NFC West: Ryan Plackemeier

Fullback Michael Robinson's recent declaration regarding Seattle Seahawks teammate Bobby Wagner made waves around here last week.

"I call him a baby Patrick Willis because I hadn't seen a linebacker move like that since Pat," said Robinson, who played with Willis, a perennial Pro Bowl selection, on the San Francisco 49ers.

Wagner, a rookie second-round draft choice, did not stand out to me during the Seahawks' exhibition opener Saturday night, but perhaps a certain fullback inflated my expectations beyond reason.

Dave Wyman of 710ESPN Seattle gave high marks for Wagner's performance. Wyman played the position in the NFL for nine seasons. He certainly knows what to look for in one. Wyman: "I'm always impressed when I see a rookie have poise and look like he's in control. It's almost like he's back in college. I don't know what's going through his mind, so maybe there were some things out there that kind of threw him off, but it certainly didn't look like it. Bobby Wagner looked like he fit right in with that defense. Really fast, he had a really nice tackle, took on some blocks really well, made some little mistakes that you see rookies do, but other than that, I thought he showed really well." Noted: This assessment should be very encouraging for Seahawks fans.

Eric Williams of the Tacoma News Tribune runs through the Seahawks' roster by position. He has a hard time envisioning Tarvaris Jackson figuring into the team's plans.

Clare Farnsworth of seahawks.com recaps the exhibition opener, raising a question: Why not start Russell Wilson against Denver in Seattle's next game?

Danny O'Neil of the Seattle Times says the Seahawks' approach to late-round draft choices -- going after players making position changes, in some cases -- has paid off under the team's current leadership, as the selection of J.R. Sweezy this year indicates. Noted: Former Seahawks president Tim Ruskell fared pretty well in seventh rounds especially. Doug Nienhuis, Ben Obomanu, Ryan Plackemeier, Steve Vallos, Justin Forsett, Courtney Greene and Cameron Morrah were among Seattle's seventh-rounders from 2005 through 2009. All played in the NFL. Obomanu, Vallos, Forsett, Greene and Morrah remain active.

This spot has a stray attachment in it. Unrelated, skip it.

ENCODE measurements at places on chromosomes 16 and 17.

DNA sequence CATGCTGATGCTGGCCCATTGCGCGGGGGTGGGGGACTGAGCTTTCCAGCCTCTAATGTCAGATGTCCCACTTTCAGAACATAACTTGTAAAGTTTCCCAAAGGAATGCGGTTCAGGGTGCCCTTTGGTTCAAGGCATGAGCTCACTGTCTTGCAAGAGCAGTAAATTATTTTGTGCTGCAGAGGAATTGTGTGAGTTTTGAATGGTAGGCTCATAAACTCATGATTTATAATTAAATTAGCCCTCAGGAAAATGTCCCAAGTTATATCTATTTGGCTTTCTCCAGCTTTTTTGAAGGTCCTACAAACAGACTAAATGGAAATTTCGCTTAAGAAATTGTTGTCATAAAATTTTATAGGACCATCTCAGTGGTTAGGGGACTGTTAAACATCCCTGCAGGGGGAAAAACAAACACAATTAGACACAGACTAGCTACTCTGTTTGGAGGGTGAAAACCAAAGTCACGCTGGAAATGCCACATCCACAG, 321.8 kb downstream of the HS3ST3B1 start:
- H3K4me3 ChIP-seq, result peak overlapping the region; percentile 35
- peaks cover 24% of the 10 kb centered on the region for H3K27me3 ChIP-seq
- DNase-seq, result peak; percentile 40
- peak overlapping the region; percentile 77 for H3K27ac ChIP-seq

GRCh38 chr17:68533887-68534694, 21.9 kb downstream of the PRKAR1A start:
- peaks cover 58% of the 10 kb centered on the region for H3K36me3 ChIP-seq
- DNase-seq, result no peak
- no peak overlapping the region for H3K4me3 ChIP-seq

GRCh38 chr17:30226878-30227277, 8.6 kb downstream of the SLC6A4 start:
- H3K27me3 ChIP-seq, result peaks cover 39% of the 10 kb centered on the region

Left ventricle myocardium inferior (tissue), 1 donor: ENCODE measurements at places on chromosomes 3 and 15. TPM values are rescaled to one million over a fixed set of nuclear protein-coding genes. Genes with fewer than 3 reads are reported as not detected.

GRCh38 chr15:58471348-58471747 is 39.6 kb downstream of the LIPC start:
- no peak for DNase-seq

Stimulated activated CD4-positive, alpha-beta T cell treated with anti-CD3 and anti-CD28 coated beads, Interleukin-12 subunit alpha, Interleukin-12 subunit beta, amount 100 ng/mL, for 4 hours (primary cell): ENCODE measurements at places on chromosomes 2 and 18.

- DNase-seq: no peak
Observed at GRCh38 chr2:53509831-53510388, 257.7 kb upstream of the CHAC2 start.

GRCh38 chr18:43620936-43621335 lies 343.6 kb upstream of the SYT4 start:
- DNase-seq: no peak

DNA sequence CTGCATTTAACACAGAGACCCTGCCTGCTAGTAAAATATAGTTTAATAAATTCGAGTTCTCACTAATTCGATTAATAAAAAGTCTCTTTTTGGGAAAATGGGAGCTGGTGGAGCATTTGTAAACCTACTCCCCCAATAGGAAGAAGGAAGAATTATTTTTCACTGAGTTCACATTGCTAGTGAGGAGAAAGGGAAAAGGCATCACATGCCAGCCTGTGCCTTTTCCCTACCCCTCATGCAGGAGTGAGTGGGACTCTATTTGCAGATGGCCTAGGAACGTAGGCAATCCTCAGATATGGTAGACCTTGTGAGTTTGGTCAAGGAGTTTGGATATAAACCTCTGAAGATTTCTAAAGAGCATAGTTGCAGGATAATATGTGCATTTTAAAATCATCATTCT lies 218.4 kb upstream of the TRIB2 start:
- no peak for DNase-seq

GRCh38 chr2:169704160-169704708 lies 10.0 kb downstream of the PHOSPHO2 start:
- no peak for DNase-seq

Kent Somers of the Arizona Republic says Cardinals tight end Jeff King never missed a practice -- not even in junior high -- until sitting out with a quadriceps injury this offseason.

Darren Urban of azcardinals.com saw a more spirited practice Monday as coach Ken Whisenhunt ramped up the intensity following two disappointing exhibition games. Also, the team is giving D'Anthony Batiste a shot at right tackle.

Also from Urban: Defensive coordinator Ray Horton thinks his players might be suffering from overconfidence.

Jim Thomas of the St. Louis Post-Dispatch says Rams coach Jeff Fisher found some positives in the team's 35-3 defeat to open the exhibition season. Also: "On the 63-yard screen pass for a touchdown to Donald Brown, television replays showed a Colts blocker clearly grabbing the jersey of Rams linebacker James Laurinaitis to keep him from tackling Brown near the line of scrimmage. It also showed Michael Brockers being held by another blocker a few yards down the line of scrimmage. After the game Sunday, Fisher pointed out the missed calls but didn't dwell on them. On Monday, he made it clear he wasn't piling on the replacement officials."

Nick Wagoner of stlouisrams.com lists Fisher's disappointments from the first game, and also this: "Fisher said his team was extremely vanilla while the Colts did quite a bit of scheming. That doesn’t mean there’s a right or wrong way to do but just different philosophies. Fisher said the Rams will steadily add more and more to the pregame schemes in each game though the final preseason contest will likely be fairly plain as well."

Matt Maiocco of CSNBayArea.com saw good things from Mario Manningham in the 49ers' practice Monday.

Matt Barrows of the Sacramento Bee quotes 49ers defensive coordinator Vic Fangio on the team's defensive effort against Minnesota in the exhibition opener. Fangio: "I just think we got a little full of ourselves."